AC pretty much limits you to Märklin track and the mfx digital system, which I hear is rather costly once you´re back in the UK (I figure you are a tourist rather than a member of the Royal Armed Forces or in another way stuck in Germany for a longer period of time). On the contrary, you can run DC HO models on 00 scale tracks (looks a bit wonky, but they are compatible) and can go digital using an 8-pole-DCC plug, which adheres to international norms. You like sound? Install a ESU Loksound decoder in any Piko, Mehano or whatever ICE3 model. In Germany, these sound decoders are around EUR 100, and I´m sure that you can find a dealer who will install the ICE3 sounds on it for you, in Germany or the UK. The digital chips are plug and play, basically, if you follow the short set of instrucions, you can´t really do anything wrong. There´s no soldering involved as the models are DCC ready. Altogether, I guess that a DC model will limit you far less in your future that an AC model in the UK, since you can use any 00 transformer, track, wiring etc. (not houses and vehicles, since continental HO is 1/87th scale, and British outline 00 is 1/76th scale, however, that also applies to AC models), but that is just my personal opinion.

QUOTE (Guest @ 12 Aug 2007, 22:23) <{POST_SNAPBACK}>The Piko analog sets say "digital ready". Is it just a snap in type of thing or is there soldering and rewiring required? I found the Piko analog NL ICE-3 online for US$90. That might be the best way for me to get my feet wet in this stuff...

Like I said, it is an 8-pin-plug that is plugged into an 8-hole-socket - voil´y. You may want to program stuff like name, accelleration, or top speed, but that is no science. The NL version is the Dutch (NS) trainset, and extra cars may be difficult to obtain (plus, USD prices indicate that import duties will have to be paid). I suggested the DCC set by Piko because a DCC control is included at rather low cost. However, that is your decision to make.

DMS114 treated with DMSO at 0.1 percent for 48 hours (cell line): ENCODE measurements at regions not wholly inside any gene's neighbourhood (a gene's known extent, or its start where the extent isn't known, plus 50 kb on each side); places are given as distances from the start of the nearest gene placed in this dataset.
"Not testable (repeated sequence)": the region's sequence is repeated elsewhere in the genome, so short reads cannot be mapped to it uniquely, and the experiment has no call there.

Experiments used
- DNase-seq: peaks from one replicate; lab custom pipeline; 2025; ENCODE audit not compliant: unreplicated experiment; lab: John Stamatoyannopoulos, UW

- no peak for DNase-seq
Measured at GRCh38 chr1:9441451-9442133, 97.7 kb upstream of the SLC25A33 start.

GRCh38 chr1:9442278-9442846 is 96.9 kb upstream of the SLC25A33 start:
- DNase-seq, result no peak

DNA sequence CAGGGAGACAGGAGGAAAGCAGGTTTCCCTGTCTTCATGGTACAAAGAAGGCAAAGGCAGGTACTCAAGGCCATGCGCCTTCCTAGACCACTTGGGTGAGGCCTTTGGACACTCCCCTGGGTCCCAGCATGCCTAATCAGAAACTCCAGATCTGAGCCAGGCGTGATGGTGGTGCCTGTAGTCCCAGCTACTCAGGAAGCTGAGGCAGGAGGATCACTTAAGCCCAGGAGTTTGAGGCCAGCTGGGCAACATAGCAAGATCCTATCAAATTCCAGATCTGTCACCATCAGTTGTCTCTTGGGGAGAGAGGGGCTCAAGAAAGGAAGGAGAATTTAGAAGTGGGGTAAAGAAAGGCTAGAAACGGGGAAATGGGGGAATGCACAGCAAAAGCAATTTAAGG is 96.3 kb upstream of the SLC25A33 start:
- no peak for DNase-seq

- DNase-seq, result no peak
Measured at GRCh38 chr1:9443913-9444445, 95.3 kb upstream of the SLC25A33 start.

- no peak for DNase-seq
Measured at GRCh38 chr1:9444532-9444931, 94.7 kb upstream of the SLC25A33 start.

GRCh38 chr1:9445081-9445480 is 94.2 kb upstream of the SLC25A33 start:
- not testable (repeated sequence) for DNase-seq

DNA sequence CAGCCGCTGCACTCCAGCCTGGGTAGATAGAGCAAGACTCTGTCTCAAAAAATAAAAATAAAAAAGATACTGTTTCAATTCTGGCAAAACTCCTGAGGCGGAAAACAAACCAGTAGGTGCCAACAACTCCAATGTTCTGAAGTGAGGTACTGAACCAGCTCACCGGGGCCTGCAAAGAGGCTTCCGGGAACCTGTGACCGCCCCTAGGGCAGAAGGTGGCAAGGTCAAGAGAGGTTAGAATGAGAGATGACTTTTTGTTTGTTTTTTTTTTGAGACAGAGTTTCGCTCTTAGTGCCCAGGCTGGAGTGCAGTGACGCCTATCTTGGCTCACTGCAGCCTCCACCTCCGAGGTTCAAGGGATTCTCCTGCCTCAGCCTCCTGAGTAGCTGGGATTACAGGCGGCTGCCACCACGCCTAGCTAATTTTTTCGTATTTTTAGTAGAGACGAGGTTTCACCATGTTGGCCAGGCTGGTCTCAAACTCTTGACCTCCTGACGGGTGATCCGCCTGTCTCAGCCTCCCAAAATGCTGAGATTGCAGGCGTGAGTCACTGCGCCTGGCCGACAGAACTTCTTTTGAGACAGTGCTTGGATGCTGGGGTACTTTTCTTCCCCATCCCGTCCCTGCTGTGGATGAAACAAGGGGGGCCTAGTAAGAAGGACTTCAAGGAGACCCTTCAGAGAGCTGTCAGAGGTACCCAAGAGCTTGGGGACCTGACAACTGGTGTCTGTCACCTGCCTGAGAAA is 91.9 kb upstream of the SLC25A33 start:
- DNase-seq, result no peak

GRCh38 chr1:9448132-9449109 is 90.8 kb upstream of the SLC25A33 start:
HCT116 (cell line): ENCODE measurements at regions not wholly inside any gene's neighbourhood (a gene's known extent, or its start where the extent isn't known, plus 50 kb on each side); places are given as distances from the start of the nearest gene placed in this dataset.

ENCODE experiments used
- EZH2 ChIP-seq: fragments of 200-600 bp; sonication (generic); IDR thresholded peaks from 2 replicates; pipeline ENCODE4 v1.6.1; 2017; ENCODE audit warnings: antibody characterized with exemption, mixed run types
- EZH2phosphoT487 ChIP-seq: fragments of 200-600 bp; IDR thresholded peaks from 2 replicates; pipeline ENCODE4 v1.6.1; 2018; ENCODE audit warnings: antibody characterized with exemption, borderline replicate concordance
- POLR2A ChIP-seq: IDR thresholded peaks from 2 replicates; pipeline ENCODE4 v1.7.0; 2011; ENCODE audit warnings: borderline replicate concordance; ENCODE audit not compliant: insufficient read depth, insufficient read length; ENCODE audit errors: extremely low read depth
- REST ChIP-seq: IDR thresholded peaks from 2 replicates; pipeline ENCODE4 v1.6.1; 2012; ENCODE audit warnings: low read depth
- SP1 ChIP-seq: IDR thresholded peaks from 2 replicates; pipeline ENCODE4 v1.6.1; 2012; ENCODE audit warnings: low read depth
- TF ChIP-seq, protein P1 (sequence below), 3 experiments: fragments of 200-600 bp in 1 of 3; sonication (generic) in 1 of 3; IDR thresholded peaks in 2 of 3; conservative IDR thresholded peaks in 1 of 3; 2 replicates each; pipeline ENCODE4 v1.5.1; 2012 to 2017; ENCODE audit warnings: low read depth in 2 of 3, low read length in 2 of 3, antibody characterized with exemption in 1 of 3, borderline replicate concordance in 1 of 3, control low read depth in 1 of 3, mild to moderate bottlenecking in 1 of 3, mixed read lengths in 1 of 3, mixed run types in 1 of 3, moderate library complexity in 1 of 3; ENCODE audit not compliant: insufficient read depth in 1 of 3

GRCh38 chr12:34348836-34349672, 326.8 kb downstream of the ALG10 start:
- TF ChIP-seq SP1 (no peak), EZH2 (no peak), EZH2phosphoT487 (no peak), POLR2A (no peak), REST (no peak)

QUOTE (Guest @ 12 Aug 2007, 22:23) <{POST_SNAPBACK}>I found a mehano starter set that contains 4 cars. I think if I was going to get the full 8 car set though, I would probably get the Marklin set as that seems to be the benchmark.

HANDS OFF THAT SET!!!! It´s a cheapo childrens toy sold mainly in discount supermarkets, and reportedly lacks both detail and some add-on parts. Not a good choice imho. Märklin being the benchmark... hmmm. Märklin sued Piko some time ago for plagiarism, as they felt the Piko set was a copycat version of their own. The Pikos featured the same 1/93rd scale length cars Märklin does, the couplers are compatible, the design shows some similarities according to Märklin - however, Märklin lost in court, and many Modellers feel thet the Piko set is right up there with Märklin if you use some paint and a few Sommerfeldt parts, but is only half the price of Märklin´s offering even including the work that makes it a perfect offer.I´m just going to include a link to the German DSO forum, where there are threads named "Pimp my ICE3" that show what a modeller can do to enhance the Piko´s appearance: Pimp my ICE3 and Pimp my ICE3 reloaded Considering that a Piko ICE3 trainset sells at around EUR 100 - 130 (the one with the T-Mobile commercial on it), that seems a pretty decent value for your money imho.